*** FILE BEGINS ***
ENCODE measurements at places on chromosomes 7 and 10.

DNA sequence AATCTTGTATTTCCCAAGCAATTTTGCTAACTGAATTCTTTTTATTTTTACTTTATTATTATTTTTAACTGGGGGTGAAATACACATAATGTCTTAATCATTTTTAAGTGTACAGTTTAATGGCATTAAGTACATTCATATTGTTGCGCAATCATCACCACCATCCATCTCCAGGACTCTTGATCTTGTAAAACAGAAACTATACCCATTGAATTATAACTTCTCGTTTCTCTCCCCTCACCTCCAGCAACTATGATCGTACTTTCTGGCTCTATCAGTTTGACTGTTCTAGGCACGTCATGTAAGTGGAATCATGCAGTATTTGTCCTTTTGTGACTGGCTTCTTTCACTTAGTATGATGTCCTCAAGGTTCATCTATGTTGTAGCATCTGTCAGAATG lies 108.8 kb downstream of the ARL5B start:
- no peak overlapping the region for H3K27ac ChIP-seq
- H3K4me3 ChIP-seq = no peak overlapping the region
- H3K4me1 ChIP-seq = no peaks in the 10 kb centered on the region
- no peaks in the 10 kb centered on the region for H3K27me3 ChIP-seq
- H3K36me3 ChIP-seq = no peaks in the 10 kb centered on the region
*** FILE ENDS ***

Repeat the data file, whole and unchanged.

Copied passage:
ENCODE measurements at places on chromosomes 7 and 10.

DNA sequence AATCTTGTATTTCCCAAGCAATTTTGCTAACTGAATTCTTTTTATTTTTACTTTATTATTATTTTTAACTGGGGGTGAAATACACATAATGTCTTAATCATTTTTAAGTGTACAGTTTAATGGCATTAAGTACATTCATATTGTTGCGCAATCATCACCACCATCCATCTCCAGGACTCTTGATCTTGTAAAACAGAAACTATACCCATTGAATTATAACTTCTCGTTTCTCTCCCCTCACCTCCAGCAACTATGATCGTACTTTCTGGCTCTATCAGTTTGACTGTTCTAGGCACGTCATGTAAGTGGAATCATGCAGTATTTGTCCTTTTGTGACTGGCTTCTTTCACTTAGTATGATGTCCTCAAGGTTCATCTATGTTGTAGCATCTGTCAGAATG lies 108.8 kb downstream of the ARL5B start:
- no peak overlapping the region for H3K27ac ChIP-seq
- H3K4me3 ChIP-seq = no peak overlapping the region
- H3K4me1 ChIP-seq = no peaks in the 10 kb centered on the region
- no peaks in the 10 kb centered on the region for H3K27me3 ChIP-seq
- H3K36me3 ChIP-seq = no peaks in the 10 kb centered on the region